Ahhh. There's nothing like waking up in the morning by the sounds of three alarm clocks. I slowly opened my eyes and fumbled for each one, feeling calmer with each button I found to turn them off. Alarm clocks scare me. They always do. And if their alarms don't frighten me, I end up sleeping through them. Alas, that is why I must keep giving myself heart attacks when I need to wake up at a certain time.
My trusty cell phone is always the first to off. It's pretty scary because it vibrates at the same time, so it makes really loud buzzing noises when it skitters across the side table. The last thing I do is force myself to sit up and touch my lamp three times - tap, tap, tap - to turn it on to it's brightest lights. It's a terribly old touch lamp, but I love it because I feel like a magician when I turn it on and off.
These actions have turned into almost a set of loose rituals because without them, I'd probably just flop back onto my pillow, pull the covers up to my chin, and indulge in a little more shut eye - which can't happen, since I have to go to school.
It's a pretty word, isn't it? There's something very soft about the c and the o sounds. But it carries such weight with its meaning. Who else had to get up early for school in these past few days? Okay. And then I ask: who has to get up before the sun rises?
It's funny to think that, because of the time changes, the sky is so dark in the mornings now. If I leave for school at just the right time, I drive mostly in darkness and watch the colors slowly light the sky with through the hazy lens of my windshield. The stars wave "Good Morning," and pack their glittering lights for another part of the Earth, for another planet that watches their beauty while we go to work or walk our dogs. The moon turns spidery silver and high-fives the sun. Another day and another night accomplished.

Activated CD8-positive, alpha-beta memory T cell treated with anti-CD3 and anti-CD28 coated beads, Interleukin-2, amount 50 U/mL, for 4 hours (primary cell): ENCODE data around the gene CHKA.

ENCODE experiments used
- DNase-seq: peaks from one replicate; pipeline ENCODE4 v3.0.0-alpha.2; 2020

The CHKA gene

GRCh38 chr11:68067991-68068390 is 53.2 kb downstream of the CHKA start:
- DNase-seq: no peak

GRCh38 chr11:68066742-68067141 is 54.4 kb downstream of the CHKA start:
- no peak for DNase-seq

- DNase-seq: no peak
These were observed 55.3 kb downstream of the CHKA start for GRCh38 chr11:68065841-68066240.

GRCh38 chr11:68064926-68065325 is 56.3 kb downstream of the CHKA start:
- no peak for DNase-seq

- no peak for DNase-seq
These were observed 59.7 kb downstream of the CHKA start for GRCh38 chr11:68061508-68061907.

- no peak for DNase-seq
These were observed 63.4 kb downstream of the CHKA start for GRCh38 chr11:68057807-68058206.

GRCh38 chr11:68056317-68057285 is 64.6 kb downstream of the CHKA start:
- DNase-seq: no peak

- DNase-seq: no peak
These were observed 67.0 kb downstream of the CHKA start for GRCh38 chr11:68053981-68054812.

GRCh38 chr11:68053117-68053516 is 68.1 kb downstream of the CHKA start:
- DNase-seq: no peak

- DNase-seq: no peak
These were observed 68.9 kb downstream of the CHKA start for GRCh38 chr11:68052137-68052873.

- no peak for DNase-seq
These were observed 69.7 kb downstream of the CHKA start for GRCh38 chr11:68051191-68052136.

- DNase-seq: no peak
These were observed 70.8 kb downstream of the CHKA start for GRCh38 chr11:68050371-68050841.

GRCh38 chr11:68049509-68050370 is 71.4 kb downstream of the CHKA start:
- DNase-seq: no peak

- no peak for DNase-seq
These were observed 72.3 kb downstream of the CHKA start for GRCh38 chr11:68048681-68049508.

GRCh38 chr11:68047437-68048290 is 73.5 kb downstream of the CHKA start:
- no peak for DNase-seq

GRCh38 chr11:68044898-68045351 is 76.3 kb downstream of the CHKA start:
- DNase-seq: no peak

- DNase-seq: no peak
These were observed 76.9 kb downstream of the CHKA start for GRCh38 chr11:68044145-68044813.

I leave early because I teach early, and I teach early because I like to be done with it. As hard as it is to wake up, I believe it is harder to troll around for a near impossible parking space and then worry about making it to the classroom in time. I'd rather rub my eyes and yawn while presenting a PowerPoint. The long days crawl by in my cubicle and my legs, unused to staying in the same attitude (they just don't remember last semester), turn to legs of pins and needles. I tap my feet so fast that even Sonic would be jealous. But when night comes again I'm in another classroom - this time as the student - whispering secrets about writing craft, and, for this semester, studying the most delicate and archaic forms of romantic comedy storytelling.
Yesterday I turned the key and opened the door to the large room full of orange cubicles (we affectionately call it the Pumpkin Patch) and stumbled past the old couch to turn on the lights. In the back, near the corner, I peeked into my own private scholarly haven for the first time since winter break began. The scraps of poems and story excepts pinned to the walls still hung next to posters of faraway landscapes and a rather large Tangled poster I had put up behind my old computer. That poster, as pretty as it is, caused me a lot of pain in my knees and hands from balancing on the table to get it successfully tacked up. Totally worth it. And, lastly, the blow-up doll of The Scream, the painting by Evard Munch, still gaped its mouth next to the computer. My home away from home. My den. I dropped my bags into the table space and plopped into the chair. I rocked back, stared at the ceiling. Another semester.
I thought about how I'll probably get antsy and need to walk up and down the stairs a few times to check my mailbox - not because there is anything in there, but because I don't know how else I'll get exercise. I imagined all the trips I'll be taking to the library, right next door to my building, and how I'll show off the treasures but never get to them under the piles of red inked papers. The last and most important thing I thought of was how I'll be continuing to write.
I can't yet see where and when new stories will come to me this semester, but I'm excited and waiting for them. To the stories I've already been writing: I'll finish you all. Some faster than others. And to others more, who might still be collecting dust until the time comes to unearth them, I will one day yet add those bows and sparkles to you.
I wish you all, who are still in school, no matter what form, a very happy and productive semester. Let's do this!